The Boy Scouts of America will admit girls into the Cub Scouts starting next year and Connecticut residents reacted to the historic change on Wednesday.
Under the plan, Cub Scout dens — the smallest unit — will be single-gender, either all-boys or all-girls. The larger Cub Scout packs will have the option to remain single gender or welcome both genders. The program for older girls is expected to start in 2019 and will enable girls to earn the coveted rank of Eagle Scout.
"We've been really looking at how to strengthen our program and tie more families in and everywhere we were going we were heading from families it's just as hard to go with the boys one way and the girls another," said Steven Smith, Scout executive, and CEO of Connecticut Rivers Council.
The Boy Scouts board of directors, which approved the plan unanimously in a meeting at BSA headquarters in Texas, said the change was needed to provide more options for parents.
The BSA expands programs to welcome girls from Cub Scouts to highest rank of Eagle Scout https://t.co/WbFQxCXZBN— Boy Scouts - BSA (@boyscouts) October 11, 2017
Girl Scouts of Connecticut CEO Mary Barneby said their organization is more than 100 years old "with time-tested methods and research-backed programs that speak to the strengths of girl-leadership development."
"We are the organization creating—through our skill-building Girl Scout Leadership Experience—the female leadership pipeline," Barneby said in a statement on Wednesday. "Girl Scouts is, and will remain, the scouting program that truly benefits U.S. girls by providing a safe space for them to learn and lead. Our programs are research and evidence-based and, from this research, we know that Girl Scouts excel in important aspects of life. Girl Scouts remains committed to and believes strongly in the importance of the all-girl, girl-led, and girl-friendly environment, creating a necessary safe space for girls to learn and thrive.”
“I certainly would've put my kids in Boy Scouts if I knew that here was boys and girls. As a parent, you can be involved with both of them rather than dropping them off in two different programs. I think there's still a place for the Girl Scouts that's different and it really is about girl empowerment," said Helen Lynch, who is a mother of five and said it took a village to get her children to their respective after-school programs.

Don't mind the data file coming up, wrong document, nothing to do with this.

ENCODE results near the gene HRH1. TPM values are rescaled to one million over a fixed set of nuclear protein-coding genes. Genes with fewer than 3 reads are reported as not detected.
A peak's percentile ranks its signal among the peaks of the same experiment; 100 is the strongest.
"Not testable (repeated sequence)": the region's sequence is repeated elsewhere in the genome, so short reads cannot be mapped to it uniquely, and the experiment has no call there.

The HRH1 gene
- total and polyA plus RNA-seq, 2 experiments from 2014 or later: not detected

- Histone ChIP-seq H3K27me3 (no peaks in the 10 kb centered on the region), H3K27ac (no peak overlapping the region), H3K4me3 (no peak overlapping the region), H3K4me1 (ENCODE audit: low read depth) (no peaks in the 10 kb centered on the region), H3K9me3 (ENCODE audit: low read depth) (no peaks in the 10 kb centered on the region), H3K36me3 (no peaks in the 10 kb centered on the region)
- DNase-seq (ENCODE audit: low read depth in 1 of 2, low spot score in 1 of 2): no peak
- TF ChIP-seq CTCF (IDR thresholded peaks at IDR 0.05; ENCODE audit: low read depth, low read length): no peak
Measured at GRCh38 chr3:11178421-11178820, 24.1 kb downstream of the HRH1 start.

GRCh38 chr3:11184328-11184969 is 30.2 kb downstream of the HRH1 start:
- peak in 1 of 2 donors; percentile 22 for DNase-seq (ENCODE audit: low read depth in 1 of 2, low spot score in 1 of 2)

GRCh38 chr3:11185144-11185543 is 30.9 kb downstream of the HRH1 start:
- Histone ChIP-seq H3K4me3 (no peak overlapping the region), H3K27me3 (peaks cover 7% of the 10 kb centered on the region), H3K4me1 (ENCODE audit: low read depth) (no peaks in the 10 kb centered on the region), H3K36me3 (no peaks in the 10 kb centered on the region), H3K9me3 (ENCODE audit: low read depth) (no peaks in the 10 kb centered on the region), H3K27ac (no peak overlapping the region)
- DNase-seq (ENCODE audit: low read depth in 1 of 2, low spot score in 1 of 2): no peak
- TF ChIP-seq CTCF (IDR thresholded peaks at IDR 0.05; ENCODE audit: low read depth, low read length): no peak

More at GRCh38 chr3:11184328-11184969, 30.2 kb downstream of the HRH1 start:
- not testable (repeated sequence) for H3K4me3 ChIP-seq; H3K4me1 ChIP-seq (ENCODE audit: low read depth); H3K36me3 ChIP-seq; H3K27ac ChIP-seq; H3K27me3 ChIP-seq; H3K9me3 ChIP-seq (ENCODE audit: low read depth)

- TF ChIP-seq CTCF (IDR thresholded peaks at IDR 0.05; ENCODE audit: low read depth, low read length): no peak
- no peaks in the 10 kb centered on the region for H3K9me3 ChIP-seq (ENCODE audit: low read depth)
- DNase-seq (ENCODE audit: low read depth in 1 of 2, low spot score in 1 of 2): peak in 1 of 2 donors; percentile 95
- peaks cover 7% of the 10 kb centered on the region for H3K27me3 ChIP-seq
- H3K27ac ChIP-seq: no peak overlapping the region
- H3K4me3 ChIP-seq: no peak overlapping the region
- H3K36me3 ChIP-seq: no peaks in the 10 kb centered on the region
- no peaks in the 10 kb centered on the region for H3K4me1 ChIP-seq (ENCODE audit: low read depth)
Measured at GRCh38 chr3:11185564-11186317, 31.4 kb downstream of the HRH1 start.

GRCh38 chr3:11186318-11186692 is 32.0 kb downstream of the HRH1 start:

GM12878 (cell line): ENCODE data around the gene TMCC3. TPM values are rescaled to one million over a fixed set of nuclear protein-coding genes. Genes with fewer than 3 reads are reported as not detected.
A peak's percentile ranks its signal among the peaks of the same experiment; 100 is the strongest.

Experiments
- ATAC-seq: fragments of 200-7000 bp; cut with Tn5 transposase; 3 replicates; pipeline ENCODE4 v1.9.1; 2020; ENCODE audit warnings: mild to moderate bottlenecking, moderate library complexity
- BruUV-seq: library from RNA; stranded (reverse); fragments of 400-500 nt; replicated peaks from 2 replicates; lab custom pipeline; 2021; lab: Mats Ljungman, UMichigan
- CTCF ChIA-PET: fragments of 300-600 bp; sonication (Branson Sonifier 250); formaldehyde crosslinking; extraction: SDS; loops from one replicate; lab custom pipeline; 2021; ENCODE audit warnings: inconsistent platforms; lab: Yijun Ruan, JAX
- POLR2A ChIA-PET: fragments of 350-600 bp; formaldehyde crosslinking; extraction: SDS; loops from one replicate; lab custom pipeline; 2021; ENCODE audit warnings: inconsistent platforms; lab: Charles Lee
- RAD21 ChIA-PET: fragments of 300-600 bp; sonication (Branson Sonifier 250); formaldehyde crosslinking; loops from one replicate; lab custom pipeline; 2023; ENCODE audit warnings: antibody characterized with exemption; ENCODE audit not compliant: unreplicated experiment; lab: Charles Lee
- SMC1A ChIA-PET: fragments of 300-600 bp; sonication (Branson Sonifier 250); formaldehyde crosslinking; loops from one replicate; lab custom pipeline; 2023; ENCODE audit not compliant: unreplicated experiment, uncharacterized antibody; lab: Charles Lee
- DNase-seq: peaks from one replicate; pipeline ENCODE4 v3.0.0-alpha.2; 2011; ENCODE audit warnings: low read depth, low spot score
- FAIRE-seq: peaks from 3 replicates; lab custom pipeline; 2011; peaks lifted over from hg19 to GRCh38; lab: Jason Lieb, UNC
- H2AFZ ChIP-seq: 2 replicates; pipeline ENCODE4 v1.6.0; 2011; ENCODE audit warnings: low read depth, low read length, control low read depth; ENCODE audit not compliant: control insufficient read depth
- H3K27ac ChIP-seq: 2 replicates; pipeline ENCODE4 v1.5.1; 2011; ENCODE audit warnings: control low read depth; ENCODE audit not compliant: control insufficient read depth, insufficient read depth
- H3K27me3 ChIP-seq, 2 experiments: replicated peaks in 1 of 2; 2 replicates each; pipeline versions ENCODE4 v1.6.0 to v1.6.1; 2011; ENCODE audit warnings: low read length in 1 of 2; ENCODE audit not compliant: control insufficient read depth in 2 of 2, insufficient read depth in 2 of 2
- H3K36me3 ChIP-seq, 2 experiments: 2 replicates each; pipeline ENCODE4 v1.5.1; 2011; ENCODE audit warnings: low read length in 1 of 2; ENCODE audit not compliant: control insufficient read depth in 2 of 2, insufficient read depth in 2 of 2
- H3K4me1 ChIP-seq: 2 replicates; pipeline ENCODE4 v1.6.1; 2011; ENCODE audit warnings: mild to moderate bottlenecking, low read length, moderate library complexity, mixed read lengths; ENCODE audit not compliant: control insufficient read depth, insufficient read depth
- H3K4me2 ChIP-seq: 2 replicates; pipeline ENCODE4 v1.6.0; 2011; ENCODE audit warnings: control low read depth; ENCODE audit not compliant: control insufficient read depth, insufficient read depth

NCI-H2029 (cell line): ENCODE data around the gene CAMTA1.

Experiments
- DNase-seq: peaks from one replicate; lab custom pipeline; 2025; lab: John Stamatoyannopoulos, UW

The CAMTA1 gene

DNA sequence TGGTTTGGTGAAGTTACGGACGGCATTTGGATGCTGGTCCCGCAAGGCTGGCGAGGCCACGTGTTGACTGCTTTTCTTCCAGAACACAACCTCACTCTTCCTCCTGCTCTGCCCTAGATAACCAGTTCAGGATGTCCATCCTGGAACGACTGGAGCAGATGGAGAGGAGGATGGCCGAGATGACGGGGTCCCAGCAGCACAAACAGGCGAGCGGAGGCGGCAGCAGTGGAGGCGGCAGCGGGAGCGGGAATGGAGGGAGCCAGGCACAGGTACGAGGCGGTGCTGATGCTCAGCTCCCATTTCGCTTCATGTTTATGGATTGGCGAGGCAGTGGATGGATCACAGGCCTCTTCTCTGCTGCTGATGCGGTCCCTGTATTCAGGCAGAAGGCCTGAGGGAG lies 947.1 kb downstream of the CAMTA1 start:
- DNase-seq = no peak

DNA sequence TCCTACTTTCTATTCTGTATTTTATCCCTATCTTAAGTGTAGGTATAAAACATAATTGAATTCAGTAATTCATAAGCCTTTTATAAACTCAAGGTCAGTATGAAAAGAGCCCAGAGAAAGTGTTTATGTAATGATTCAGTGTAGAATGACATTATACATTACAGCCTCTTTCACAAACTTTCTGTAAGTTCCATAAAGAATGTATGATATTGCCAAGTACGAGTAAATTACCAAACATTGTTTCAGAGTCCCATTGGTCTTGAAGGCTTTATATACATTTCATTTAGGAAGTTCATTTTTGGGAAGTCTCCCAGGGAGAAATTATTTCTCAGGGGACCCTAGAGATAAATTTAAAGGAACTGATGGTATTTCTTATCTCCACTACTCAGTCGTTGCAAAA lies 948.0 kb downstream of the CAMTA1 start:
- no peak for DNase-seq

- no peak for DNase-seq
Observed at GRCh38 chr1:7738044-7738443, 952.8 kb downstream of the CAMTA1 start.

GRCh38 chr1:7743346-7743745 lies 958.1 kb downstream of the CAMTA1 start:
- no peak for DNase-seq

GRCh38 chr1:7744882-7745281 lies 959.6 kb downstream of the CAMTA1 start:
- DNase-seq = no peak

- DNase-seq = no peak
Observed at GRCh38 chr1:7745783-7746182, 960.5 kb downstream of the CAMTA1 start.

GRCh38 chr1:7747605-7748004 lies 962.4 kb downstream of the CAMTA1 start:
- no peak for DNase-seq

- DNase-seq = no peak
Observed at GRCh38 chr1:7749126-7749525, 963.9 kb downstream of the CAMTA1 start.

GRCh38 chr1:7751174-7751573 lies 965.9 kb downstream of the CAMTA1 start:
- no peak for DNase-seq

Others feel it's kind of strange.
"Feels weird, especially like there's a Girl Scout already. My first thought was are boys going to be accepted in to Girl Scouts," said Jakob Knigga, Brother Boy Scout.
On Wednesday night, a room full of supporters at the Boy Scouts Salute to Youth Scholarship dinner. The Scout Executive said they're excited to support more girls in the future.
"We teach citizenship we teach leadership and mental and physical fitness is what our programs are about and our core values are the same whether you're a boy or a girl," Smith said.
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Connecticut Rivers Council welcomes girls to their programs.
"The BSA's board of directors has unanimously approved welcoming girls into our Cub Scouts program and delivering a Scouting program for older girls that will enable them to advance and earn the highest rank of Eagle Scout. The historic decision comes after years of receiving requests from families and girls. The BSA evaluated the results of numerous research efforts, gaining input from current members and leaders — as well as parents and girls who have never been involved in Scouting — to understand how to offer families an important additional choice in meeting the character development needs of all their children," Connecticut Rivers Council posted on its Facebook page.
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